Feaster, Calgary's GM since 2011, will now answer to Brian Burke as the new vice-president of hockey operations.

The Flames open the regular season Oct. 3 in Washington followed by a stop in Columbus before their home-opener Oct. 6 against Vancouver. Calgary's pre-season record was 4-2-1.

The team's renovation began with Iginla's departure followed closely by the trade of defenceman Jay Bouwmeester to St. Louis. Defenceman Cory Sarich and winger Alex Tanguay were dealt to Colorado in the summer.

Czech forward Roman Cervenka headed to the KHL instead of returning to Calgary for a second season.

The Flames needed to get younger and bigger, said Feaster.

He got forward David Jones and defenceman Shane O'Brien in the trade with the Avalanche. He moved draft picks to acquire three Alberta-born players: defenceman Kris Russell from St. Louis, forward T.J. Galiardi from San Jose and forward Corban Knight from Florida.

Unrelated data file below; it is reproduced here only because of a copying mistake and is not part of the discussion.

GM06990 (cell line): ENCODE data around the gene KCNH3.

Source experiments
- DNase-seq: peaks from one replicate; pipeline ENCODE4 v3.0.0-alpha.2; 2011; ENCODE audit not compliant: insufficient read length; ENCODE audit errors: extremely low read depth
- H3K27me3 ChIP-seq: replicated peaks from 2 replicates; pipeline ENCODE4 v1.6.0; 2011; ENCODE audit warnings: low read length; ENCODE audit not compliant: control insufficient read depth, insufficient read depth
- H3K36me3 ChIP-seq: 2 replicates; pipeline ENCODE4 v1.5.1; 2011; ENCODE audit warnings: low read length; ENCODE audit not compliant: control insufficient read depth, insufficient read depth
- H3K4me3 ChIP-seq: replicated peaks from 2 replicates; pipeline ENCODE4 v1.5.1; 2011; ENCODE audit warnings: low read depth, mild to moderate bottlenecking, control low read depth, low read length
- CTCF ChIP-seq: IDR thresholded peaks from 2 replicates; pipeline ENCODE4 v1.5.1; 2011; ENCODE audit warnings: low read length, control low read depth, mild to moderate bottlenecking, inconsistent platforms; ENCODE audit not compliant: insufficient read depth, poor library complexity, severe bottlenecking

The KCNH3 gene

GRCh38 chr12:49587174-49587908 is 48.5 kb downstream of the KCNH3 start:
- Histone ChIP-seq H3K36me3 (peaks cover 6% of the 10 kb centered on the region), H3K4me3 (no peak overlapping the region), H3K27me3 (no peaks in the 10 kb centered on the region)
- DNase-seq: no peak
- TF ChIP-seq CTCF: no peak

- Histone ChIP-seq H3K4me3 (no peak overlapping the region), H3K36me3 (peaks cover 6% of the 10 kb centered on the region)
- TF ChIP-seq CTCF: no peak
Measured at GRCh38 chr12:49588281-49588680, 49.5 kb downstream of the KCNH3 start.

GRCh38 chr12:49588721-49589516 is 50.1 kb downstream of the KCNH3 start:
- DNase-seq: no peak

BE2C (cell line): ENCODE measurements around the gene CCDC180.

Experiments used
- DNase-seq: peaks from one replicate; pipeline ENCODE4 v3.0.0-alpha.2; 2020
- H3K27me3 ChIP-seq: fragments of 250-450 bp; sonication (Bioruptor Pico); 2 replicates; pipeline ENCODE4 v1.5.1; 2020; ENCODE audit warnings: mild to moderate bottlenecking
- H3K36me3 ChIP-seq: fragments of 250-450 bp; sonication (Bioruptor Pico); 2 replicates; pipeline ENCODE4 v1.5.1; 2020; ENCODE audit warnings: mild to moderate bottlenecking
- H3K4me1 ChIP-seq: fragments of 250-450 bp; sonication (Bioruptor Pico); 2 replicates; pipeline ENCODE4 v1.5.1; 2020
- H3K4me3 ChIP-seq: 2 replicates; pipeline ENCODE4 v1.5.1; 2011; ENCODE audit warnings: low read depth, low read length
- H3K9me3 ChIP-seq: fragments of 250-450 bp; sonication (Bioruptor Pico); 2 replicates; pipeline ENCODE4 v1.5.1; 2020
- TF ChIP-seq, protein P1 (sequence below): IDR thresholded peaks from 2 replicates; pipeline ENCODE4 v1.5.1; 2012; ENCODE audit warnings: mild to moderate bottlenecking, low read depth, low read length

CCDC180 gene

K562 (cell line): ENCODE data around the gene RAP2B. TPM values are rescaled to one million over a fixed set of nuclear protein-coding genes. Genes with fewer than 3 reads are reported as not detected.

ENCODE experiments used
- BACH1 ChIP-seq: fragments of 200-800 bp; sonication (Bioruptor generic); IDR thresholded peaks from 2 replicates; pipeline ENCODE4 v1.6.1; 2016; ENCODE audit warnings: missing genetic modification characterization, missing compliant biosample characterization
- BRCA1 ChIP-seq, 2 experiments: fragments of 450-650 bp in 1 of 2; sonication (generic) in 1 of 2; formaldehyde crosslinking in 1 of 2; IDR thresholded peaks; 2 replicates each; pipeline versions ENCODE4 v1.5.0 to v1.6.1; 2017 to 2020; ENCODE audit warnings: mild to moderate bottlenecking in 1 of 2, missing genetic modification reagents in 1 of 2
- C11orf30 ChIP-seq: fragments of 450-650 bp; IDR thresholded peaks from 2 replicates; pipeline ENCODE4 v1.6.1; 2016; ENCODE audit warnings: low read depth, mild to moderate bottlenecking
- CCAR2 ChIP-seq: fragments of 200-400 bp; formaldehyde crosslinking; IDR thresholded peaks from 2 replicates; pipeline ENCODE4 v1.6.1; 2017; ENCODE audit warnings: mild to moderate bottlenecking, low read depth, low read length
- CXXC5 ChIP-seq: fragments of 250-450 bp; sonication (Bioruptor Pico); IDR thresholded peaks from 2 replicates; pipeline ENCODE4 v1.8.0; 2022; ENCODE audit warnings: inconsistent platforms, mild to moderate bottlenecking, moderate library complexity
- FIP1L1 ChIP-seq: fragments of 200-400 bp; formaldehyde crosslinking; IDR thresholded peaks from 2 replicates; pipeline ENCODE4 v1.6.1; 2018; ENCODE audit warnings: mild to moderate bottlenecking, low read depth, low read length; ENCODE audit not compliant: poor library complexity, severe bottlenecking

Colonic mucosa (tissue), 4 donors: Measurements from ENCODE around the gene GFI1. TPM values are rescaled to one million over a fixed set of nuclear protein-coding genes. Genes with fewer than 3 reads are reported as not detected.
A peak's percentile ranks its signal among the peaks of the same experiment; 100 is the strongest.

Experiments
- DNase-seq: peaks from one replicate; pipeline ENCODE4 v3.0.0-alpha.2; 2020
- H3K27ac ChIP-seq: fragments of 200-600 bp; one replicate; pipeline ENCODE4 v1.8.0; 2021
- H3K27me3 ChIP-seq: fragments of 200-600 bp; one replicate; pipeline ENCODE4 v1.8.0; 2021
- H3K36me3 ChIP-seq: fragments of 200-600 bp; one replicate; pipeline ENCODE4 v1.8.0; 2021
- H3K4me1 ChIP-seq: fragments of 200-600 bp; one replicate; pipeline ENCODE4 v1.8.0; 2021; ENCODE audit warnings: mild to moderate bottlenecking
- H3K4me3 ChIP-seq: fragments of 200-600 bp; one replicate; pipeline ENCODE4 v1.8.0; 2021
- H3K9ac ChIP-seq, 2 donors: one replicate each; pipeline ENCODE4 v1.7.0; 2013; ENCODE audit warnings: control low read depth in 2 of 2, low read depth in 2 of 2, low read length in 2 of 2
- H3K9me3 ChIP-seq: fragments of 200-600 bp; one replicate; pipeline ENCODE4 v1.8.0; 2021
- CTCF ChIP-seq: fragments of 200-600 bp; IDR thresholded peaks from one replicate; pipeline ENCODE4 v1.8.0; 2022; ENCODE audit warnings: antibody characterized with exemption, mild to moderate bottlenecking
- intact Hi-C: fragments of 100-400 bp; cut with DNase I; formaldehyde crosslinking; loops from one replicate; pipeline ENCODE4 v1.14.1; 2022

Knight was assigned to the AHL's Abbotsford Heat on Thursday along with forwards Max Reinhart and Michael Ferland.

The Iginla and Bouwmeester deals yielded a pair of first-round draft picks at this year's draft in addition to Calgary's No. 6 selection, which the club used on forward Sean Monahan.

The former Windsor Spitfire will start the season with the Flames, while forwards Emile Poirier (22nd) and Morgan Klimchuk (28th) were returned to their junior teams.

Karri Ramo emerged from training camp the frontrunner to succeed fellow Finn Kiprusoff as Calgary's starting goaltender. The 27-year-old spent the past four seasons in the KHL, but has 48 games of previous NHL experience with the Tampa Bay Lightning.

Swiss product Reto Berra showed promise in the pre-season, but admitted he needs seasoning in North American hockey. The Flames also have as insurance 33-year-old Joey MacDonald, who was Kiprusoff's backup the final weeks of last season.

Calgary is flush with cap space, particularly now that Kiprusoff's contract is off the books. The team has $13 million to work with, according to, which is second only to the New York Islanders.